... but as there hasn’t yet been a killing frost, there’s still a lot of colour in the tangled shrubbery along the water’s edge.

[To be continued]

Last edited by Why-Why; July 17th, 2017 at 10:22 PM.
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Old November 20th, 2016, 07:53 PM   #52
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Nice jogging pic and beautiful landscape!
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Old November 21st, 2016, 06:49 AM   #53
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Really nice pictures!
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Old November 21st, 2016, 08:15 PM   #54
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Gorgeous colors, great pictures!
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Old November 23rd, 2016, 02:47 PM   #55
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Many thanks to yansa, gratteciel, and Benonie for your kind comments.

More Waterfront Trail coming very soon.
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Old November 23rd, 2016, 02:58 PM   #56
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Harbourfront Trail (concluded)



This corner of Hamilton Harbour has a secluded, rustic feel.




On the opposite shore, two elderly bearded gentlemen are deeply involved ...




... in a game of tossing beer cans into a garbage bin from a measured distance ...




... while a gull, which looks as if it’s seen just about everything, watches askance.




Now we are entering the marina area of the Harbour ...




... where boats are being removed by crane from the water and wrapped up before winter freeze-up.




There’s a West Coast look to some of the houses overlooking the marina.

Last edited by Why-Why; July 17th, 2017 at 10:10 PM.
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Old November 23rd, 2016, 03:07 PM   #57
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And now two little mysteries:




1. Why is the parking lot of the Leander Boat Club full of production trailers?




The answer would seem to be found on this yellow sign ...




... and on another by the entrance of the Royal Hamilton Yacht Club.
Evidently a new episode of the acclaimed sci-fi TV series Black Mirror is being filmed in the vicinity.




And 2. Why is the national flag at half-mast?




The answer to this one's on the destination sign--“LEST WE FORGET”--of a bus that comes by just as we reach a Harbourside coffee shop and the end of today’s Trail:




It's Remembrance Day, of course!

Last edited by Why-Why; July 17th, 2017 at 10:02 PM.
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Old November 24th, 2016, 07:06 PM   #58
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Delightful pictures!
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Old November 28th, 2016, 05:30 PM   #59
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Many thanks, Romashka, very kind. And thanks, too, to Skopje, Hart van Zeeland, yansa, gratteciel, Jane, Benonie, General Electric, and other "like"-minded folks.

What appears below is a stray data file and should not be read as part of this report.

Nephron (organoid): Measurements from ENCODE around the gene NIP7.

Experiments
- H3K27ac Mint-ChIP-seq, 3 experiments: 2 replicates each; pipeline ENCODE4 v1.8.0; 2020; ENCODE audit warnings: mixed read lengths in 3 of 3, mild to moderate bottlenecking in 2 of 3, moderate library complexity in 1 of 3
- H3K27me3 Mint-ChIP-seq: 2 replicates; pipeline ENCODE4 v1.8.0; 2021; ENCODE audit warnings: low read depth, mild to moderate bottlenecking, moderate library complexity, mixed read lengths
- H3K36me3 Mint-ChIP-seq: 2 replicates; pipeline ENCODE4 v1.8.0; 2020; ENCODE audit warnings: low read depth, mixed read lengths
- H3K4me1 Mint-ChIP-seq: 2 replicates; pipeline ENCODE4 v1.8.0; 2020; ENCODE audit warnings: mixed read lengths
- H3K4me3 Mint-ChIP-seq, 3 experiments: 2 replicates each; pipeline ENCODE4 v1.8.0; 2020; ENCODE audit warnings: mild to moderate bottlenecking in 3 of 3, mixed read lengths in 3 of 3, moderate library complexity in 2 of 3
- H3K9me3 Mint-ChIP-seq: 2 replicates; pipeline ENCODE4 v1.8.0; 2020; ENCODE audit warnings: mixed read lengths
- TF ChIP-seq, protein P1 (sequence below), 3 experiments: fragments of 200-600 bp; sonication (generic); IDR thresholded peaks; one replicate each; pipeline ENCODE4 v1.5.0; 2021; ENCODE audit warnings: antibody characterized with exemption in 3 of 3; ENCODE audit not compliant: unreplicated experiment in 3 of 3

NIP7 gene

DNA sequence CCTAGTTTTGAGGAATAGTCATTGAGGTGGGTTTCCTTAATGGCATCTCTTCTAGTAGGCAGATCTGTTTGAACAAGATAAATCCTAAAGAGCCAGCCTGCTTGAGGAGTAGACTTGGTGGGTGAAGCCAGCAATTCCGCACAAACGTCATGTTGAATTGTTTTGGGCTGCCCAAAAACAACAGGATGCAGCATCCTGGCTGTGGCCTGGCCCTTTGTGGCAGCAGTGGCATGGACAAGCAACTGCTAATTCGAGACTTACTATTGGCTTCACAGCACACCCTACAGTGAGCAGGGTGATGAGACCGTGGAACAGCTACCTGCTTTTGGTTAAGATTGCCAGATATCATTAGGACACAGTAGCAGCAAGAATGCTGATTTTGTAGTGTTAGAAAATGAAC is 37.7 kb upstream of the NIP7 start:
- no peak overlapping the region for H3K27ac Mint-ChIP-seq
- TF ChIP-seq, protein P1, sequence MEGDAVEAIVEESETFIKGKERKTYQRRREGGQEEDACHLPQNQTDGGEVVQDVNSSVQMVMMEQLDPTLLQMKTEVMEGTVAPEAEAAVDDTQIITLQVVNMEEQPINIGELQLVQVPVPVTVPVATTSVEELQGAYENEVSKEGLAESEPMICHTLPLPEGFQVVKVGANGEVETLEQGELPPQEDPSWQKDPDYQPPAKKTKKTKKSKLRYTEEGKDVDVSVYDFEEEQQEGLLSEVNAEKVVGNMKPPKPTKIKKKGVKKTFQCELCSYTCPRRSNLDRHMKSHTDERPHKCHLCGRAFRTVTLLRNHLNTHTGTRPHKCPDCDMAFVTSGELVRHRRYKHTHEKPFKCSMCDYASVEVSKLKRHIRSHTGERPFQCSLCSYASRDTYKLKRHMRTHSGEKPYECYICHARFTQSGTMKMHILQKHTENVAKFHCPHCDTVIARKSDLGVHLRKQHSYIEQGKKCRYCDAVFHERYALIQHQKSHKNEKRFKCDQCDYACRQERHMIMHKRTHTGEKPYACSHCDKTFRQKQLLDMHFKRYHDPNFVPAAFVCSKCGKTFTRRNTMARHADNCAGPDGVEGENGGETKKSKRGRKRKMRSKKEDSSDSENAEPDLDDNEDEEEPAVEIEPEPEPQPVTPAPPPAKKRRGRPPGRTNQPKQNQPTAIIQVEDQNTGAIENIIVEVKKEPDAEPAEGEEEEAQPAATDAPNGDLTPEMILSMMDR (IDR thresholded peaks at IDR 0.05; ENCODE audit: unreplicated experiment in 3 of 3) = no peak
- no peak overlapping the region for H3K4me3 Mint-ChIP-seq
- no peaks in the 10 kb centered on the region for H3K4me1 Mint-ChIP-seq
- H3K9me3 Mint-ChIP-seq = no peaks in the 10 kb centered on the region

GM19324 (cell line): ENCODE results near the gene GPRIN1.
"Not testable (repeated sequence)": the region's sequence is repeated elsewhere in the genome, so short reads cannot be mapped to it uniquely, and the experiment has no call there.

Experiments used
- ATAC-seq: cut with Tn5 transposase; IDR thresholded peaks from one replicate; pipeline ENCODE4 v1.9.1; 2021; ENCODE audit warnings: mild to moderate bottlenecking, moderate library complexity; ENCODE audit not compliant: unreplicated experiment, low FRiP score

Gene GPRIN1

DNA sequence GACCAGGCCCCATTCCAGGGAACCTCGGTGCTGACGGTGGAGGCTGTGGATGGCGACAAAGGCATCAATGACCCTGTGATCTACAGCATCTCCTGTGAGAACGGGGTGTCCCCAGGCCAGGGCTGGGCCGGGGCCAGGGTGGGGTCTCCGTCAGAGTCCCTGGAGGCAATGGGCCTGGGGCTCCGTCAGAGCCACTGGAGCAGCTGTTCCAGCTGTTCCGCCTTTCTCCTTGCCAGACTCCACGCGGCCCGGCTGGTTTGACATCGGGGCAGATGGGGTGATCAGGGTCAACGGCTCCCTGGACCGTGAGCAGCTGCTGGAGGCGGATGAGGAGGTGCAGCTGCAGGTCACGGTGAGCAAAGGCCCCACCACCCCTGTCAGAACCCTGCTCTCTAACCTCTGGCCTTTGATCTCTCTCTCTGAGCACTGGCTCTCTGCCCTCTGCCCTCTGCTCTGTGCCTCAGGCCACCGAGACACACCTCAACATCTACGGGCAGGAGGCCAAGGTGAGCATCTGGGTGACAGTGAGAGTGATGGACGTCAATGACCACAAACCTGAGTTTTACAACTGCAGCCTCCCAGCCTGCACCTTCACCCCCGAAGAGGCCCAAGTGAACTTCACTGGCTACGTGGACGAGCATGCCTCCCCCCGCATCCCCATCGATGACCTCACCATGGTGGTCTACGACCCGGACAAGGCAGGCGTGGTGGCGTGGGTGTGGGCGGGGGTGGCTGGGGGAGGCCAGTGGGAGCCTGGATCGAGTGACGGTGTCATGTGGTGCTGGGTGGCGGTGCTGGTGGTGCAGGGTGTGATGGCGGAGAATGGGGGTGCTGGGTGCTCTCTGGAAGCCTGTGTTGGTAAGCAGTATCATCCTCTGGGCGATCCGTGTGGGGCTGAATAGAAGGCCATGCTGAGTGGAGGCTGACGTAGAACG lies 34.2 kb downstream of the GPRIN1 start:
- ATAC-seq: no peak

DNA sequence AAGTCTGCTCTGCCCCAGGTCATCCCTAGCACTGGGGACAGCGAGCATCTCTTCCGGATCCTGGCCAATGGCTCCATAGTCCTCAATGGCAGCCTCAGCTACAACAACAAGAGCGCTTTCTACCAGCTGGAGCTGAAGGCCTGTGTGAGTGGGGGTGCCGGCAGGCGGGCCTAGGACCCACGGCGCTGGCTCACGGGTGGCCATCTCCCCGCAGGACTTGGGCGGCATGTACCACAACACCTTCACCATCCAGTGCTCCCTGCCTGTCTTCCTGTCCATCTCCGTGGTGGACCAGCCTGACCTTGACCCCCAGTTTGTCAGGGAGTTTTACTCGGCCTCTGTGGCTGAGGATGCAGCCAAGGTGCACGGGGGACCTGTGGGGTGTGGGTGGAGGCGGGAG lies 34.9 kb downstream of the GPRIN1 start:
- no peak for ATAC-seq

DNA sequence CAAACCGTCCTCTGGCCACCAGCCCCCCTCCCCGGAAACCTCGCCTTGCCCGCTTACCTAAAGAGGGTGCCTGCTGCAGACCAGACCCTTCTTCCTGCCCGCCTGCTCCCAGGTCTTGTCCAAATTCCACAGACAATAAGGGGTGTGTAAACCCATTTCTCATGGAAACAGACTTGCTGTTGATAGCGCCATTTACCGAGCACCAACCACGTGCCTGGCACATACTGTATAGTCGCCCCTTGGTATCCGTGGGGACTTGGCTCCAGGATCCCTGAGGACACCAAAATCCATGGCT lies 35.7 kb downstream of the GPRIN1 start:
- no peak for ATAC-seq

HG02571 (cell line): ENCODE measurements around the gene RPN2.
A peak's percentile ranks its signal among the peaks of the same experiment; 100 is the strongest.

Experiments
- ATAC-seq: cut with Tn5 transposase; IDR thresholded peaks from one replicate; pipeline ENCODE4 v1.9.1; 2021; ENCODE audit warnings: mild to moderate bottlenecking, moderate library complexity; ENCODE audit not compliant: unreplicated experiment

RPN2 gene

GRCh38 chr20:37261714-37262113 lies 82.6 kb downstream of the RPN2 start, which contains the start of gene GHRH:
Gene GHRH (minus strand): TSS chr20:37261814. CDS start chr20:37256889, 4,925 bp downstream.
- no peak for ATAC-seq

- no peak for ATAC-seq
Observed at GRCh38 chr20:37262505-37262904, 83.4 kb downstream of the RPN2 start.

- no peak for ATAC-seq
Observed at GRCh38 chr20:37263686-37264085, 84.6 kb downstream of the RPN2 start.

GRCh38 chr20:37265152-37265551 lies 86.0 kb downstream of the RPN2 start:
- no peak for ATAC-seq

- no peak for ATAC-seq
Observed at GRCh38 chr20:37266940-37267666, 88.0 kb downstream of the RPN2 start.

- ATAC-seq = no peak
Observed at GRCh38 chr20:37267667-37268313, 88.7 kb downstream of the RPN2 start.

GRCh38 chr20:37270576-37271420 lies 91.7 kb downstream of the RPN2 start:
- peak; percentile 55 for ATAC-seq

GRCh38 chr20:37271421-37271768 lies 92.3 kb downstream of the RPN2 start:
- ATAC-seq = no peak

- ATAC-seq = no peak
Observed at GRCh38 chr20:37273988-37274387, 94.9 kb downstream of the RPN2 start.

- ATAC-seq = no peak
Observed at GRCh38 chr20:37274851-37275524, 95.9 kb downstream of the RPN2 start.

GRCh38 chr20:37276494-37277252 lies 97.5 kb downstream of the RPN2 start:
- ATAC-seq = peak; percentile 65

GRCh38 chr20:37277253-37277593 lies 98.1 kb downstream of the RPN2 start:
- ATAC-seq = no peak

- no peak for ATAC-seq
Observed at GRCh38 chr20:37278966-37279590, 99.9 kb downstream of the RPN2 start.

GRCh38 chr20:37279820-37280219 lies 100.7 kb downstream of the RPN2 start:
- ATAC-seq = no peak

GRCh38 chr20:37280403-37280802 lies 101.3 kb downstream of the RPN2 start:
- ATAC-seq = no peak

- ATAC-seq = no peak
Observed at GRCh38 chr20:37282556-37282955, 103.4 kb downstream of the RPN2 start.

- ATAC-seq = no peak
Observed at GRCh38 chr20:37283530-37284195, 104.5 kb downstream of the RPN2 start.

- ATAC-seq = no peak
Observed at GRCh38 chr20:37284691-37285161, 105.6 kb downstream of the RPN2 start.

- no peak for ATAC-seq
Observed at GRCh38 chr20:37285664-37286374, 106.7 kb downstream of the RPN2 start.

New stuff to follow very soon...
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Old November 28th, 2016, 05:58 PM   #60
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Bruce Trail I: Dundas Valley Conservation Area to King Street, Dundas




Map detail courtesy of Bruce Trail Conservancy https://www.torontobrucetrailclub.or...cy/BTC-map.pdf

The Bruce Trail is Canada’s oldest and most famous long-distance footpath.
It runs 894 km from Queenston on the Niagara River to Tobermory on the Bruce Peninsula, which juts into Lake Huron.
The section of Trail marked with a dark line on the map above shows only the southernmost 180 km.
Serious hikers take big backpacks and three months out of their lives to do an end-to-end hike.
Non-serious ones, such as myself, are content to do bits and pieces whenever time, opportunity, and good weather combine.
The red highlight on the dark line ...




... is expanded in the map above. This is a walk of about 4.5 km.

The Bruce Trail generally follows the erratic course of the Niagara Escarpment.
At Dundas, the Escarpment makes a great U-turn, but the Trail takes a short cut.
Leaving the edge of the westbound leg of the U, the Trail crosses the floor of the Valley from south to north, then bears right to pick up the eastbound leg of the U.
Our walk will therefore be half Valley, half foot-of-the-Escarpment.




We begin where all major local trails meet, Sulphur Springs “station” in the Dundas Valley Conservation Area.


Before setting out we are confronted with a series of cautionary signs ...












... but finally we’re on the Bruce, as that white oblong blaze on the tree confirms.
The Trail is excellently waymarked, with at least one blaze almost always within eyeshot.
We’ll need to keep an eye out for those white blazes, as in the Fall the Trail is often obscured by fallen leaves.




Quickly the Trail becomes more rustic ...




... with typical, delightful BT features like this ladder ...




... this wooden bridge over a rushing creek ...




... and this abandoned barn.





But just as civilization seems to be receding, we find ourselves on the verge of Governors Road (now Hwy 99).
Based on a First Nation trail, it was constructed as a military road in 1793, and is the oldest highway in Upper Canada.
It runs from what is now Dundas westward through the Valley and up a low point on the Escarpment’s westward end (the bottom of the U).
We cross over the road and go east for a short distance along the shoulder.
Clumps of cars parked on the side of roads are typical of BT territory.
Such unofficial parking lots are often the only convenient way to access sections of Trail.

[To be continued]

Last edited by Why-Why; July 17th, 2017 at 09:47 PM.